I’m curious about how we help our students navigate the path towards the balance of what seem like competing priorities. The balance between screen time and outdoor play is one aspect, but it also goes beyond that.  It is the balance between participating in active sports outside and taking the time to observe and reflect on nature and what is happening around us when we’re outdoors. It is engaging in playing handheld or other games for enjoyment and using technology as a tool to access new learning or convey new learning.  It may be using technology outdoors to spotlight outdoor learning or make a powerful statement through nature.  Technology and outdoor activity offer possibilities for learning and distraction and socialization that are important and engaging.  How do we help adults and kids to realize that outdoor learning / play and technology learning / play both have a role in the healthy development and in preparing our children to live healthy, happy and productive lives?

I can’t wait to discuss it at the Ignite Night tonight.  Perhaps, I’ll see you there.

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ABC Research Reports

My Grade 3 students in the GR 3/4 class I teach on Monday and Tuesday are doing research reports using BookCreator for The Celebration of Learning at our school.

The teacher librarian in the school has created a strong collection of books on Canada at a variety of reading levels to support the high number of ELL learners in our school. She has also developed a unit of study on Canada to teach research skills to late primary/ early intermediate students. Students used a collection of books on each province and territory to answer questions, develop mapping skills and complete tasks in the library. In the classroom, they used databases to find information.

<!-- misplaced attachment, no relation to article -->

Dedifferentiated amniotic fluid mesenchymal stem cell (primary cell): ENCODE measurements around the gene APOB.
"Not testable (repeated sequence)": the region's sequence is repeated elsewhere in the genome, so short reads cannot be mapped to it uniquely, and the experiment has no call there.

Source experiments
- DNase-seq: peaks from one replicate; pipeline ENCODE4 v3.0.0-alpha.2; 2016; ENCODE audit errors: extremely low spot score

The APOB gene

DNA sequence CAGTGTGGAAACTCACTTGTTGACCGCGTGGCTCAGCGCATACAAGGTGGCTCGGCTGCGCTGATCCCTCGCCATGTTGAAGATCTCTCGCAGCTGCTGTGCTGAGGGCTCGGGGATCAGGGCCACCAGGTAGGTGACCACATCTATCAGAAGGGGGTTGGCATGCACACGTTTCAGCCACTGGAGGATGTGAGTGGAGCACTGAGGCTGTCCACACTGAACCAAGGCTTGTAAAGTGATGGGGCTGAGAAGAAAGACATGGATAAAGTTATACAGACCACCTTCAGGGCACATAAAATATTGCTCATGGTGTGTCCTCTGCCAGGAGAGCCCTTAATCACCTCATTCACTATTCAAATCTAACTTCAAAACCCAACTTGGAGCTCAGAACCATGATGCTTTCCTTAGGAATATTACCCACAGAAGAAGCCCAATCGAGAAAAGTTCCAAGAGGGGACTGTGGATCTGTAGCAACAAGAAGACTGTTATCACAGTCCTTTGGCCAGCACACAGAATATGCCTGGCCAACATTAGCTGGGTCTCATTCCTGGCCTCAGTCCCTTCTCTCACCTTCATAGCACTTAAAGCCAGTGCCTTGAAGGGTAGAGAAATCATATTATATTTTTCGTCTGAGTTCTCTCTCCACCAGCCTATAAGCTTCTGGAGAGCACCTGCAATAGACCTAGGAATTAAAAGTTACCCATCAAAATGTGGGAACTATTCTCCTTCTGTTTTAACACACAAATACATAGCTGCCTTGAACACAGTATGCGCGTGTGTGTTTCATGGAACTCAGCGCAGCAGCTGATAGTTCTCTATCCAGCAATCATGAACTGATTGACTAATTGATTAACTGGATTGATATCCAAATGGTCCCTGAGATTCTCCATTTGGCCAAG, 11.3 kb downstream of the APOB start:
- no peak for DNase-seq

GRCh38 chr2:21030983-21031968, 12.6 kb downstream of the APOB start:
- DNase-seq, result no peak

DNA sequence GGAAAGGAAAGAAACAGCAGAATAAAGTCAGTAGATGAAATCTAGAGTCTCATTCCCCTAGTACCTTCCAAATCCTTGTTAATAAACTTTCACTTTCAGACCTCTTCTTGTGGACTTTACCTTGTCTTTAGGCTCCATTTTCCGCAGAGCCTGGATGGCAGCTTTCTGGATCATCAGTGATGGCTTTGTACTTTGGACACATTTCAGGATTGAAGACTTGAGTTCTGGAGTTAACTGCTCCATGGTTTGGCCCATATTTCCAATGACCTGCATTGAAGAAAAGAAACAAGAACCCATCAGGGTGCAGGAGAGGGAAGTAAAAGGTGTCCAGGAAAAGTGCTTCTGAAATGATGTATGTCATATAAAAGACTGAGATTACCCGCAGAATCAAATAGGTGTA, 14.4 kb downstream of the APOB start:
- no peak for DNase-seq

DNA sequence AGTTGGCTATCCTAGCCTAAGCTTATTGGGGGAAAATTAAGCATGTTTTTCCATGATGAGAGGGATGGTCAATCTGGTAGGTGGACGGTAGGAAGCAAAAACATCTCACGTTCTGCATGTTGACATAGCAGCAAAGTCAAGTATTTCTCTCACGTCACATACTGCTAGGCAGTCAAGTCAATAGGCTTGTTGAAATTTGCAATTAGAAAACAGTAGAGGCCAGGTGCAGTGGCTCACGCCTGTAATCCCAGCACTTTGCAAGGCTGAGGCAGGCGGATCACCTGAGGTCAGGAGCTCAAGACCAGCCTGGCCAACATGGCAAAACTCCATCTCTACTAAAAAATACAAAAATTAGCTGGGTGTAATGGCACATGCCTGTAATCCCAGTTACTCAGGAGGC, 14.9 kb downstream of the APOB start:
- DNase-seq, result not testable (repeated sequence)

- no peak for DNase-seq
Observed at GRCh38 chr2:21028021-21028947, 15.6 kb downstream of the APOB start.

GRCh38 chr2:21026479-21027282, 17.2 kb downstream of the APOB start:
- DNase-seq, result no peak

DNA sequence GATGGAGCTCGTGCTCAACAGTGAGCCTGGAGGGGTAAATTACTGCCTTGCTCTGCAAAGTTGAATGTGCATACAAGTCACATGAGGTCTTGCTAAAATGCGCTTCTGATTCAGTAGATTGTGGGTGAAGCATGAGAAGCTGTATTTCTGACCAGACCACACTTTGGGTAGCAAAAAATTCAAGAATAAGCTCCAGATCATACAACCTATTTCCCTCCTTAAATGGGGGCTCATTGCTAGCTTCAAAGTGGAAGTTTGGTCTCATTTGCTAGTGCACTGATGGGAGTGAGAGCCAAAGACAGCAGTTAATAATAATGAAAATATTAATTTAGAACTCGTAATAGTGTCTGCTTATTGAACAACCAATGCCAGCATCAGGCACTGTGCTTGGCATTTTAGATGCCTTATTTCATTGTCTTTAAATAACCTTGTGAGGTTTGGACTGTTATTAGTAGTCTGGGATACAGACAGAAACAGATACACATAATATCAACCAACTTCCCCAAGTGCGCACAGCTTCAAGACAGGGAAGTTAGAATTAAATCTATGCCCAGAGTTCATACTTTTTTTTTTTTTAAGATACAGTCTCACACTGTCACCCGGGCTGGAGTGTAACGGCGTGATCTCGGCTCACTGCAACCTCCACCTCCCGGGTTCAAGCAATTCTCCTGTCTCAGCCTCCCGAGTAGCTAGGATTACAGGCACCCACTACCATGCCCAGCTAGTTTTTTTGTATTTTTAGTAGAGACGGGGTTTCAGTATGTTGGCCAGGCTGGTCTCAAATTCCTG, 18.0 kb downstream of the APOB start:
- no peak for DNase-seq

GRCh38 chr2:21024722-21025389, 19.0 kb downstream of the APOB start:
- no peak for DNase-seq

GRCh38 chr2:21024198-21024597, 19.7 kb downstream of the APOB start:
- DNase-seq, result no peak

Once the students demonstrated their ability to find and record information accurately, the Grade 3 students each chose a province or territory to research and share their learning at The Celebration of Learning.

I shared several ABC books that had a specific theme and shared content area knowledge, including:

Campbell, Janis and Collison, Cathy(2005). G is for Galaxy. An Out of this World Alphabet. Sleeping Bear Press, Chelsea, MI.

Napier, Matt (2002). Z is for Zamboni. A Hockey Alphabet. Sleeping Bear Press. Chelsea, MI.

Thornhill, Jan (2012). The Wildlife ABC. A Nature alphabet Book, Owlkids Books, Toronto.

Students Were already familiar with BookCreator and airdrop through our work with Joanne Carlton and Zhi Su, our Technology mentors. Students were given the task to create an ABC Picture Book about the province or territory that they had chosen. The title of the book title was to include the province or territory and the first letter.